Developer seeks council concession
Riverside developer wants in the ground before full levies paid
By: Peter Boer
| Posted: Saturday, Jul 07, 2012 06:00 am
Another developer has approached council looking for permission to begin some construction work before all securities are paid.
Greg Hembroff with Reid Worldwide, developers of the Riverside subdivision (formerly named Timberlea) approached city council Monday night because of a problem with the required development agreement with the city.
The issue mirrors a situation the city and Landrex faced last month. Under the terms of the current offsite levies bylaw, all levies and securities are to be paid up front before the city signs off on a development agreement. Yet in the case of Landrex, and now Reid Worldwide, a signed development agreement is required by the financial institution funding the project before it will release the money for the levies and securities.
According to Hembroff, administration and Reid Worldwide were close to an agreement on June 29 when they discovered council would have to authorize it.
“We would like council to direct the city manager to sign a supplemental development agreement. It would allow us to get in the ground and get construction moving,” Hembroff said.
Last month Landrex faced a similar problem in which it was ready to begin construction but required council authorization to begin utilities and grading work before all its securities were in place. At that time council granted city manager Patrick Draper authorization to conclude a supplemental agreement with Landrex, which was successfully negotiated.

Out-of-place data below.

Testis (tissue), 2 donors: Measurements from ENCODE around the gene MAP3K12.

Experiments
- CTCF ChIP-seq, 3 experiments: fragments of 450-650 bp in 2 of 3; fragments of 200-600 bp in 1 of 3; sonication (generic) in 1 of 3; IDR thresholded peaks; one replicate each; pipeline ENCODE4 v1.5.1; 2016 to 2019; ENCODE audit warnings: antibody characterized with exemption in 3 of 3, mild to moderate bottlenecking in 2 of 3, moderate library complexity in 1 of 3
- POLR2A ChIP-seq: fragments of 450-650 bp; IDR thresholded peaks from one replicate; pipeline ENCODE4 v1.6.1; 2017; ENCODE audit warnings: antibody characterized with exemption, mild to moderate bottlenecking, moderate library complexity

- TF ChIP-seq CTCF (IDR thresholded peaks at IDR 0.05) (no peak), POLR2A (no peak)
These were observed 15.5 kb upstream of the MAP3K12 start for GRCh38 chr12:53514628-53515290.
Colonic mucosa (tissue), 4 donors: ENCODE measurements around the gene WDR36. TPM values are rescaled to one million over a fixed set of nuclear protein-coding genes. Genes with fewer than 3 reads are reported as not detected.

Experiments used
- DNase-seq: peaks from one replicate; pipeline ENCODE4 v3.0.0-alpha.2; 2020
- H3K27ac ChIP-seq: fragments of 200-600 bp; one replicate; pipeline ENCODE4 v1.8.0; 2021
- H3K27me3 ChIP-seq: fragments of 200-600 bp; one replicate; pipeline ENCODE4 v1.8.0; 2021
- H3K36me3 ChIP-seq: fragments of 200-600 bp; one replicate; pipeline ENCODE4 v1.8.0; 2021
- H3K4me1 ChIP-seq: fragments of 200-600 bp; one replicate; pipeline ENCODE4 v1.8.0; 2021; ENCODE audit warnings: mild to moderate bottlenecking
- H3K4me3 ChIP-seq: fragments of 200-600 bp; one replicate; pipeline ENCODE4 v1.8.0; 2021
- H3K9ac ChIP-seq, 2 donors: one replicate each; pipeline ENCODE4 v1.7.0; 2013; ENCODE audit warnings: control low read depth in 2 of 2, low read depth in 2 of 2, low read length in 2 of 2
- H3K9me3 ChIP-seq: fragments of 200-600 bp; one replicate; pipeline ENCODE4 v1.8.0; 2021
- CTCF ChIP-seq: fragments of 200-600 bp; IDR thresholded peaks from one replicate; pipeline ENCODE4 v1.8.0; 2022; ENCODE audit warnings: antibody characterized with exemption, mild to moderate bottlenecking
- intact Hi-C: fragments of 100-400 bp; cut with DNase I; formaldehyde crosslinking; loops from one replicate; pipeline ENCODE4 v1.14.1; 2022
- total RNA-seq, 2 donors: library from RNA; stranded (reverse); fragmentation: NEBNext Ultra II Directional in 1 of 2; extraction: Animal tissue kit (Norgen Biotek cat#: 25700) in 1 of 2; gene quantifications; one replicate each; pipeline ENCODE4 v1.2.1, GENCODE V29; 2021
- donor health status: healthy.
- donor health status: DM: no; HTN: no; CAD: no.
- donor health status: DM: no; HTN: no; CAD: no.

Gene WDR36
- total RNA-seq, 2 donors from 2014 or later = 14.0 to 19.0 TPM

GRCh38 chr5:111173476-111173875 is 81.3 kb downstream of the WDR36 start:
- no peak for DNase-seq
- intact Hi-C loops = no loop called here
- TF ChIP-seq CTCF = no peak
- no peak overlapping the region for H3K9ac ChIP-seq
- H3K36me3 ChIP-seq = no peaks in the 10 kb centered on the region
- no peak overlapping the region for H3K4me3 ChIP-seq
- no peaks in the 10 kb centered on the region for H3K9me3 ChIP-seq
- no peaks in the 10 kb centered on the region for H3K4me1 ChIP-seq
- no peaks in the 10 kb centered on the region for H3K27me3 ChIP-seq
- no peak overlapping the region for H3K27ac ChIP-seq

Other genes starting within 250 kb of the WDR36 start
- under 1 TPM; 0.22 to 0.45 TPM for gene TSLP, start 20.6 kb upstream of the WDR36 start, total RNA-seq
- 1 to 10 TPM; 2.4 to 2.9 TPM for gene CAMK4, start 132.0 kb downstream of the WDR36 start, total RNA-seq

This time, however, council passed a larger motion so that developers don’t need to come make their cases every time a similar situation occurs. Until Oct. 31, at which time the city hopes the offsite levies bylaw review will be concluded, the city manager has authorization to execute any supplemental agreements with developers facing the same catch-22.
Todd Wyman, director of the growth initiative team, speculated it’s getting increasingly difficult for developers to get financing due to increased scrutiny from lenders, hence their request for copies of development agreement signed by municipalities.
“With a supplemental agreement we’re able to limit the scope of the work to take place, require payment of the securities and utilize that security payment. We can draw on that to pay the offsite levies if we have to,” Wyman said.
Mayor Nolan Crouse said he didn’t have a problem with passing the motion Monday because it poses no risk to the city.
“This is not something that’s going to put the city at risk simply because it’s not the city’s land,” Crouse said. “But we have to put some policy in place.”
Similar problems might be rectified once the review of the offsite levy bylaw is completed, which is expected sometime in the fall. Crouse said he wants to see something entrenched in policy that will prevent similar situations from occurring.
“Are there other policies we need to consider and should we anticipate any policy change? That’s what I expect to hear back from our staff.”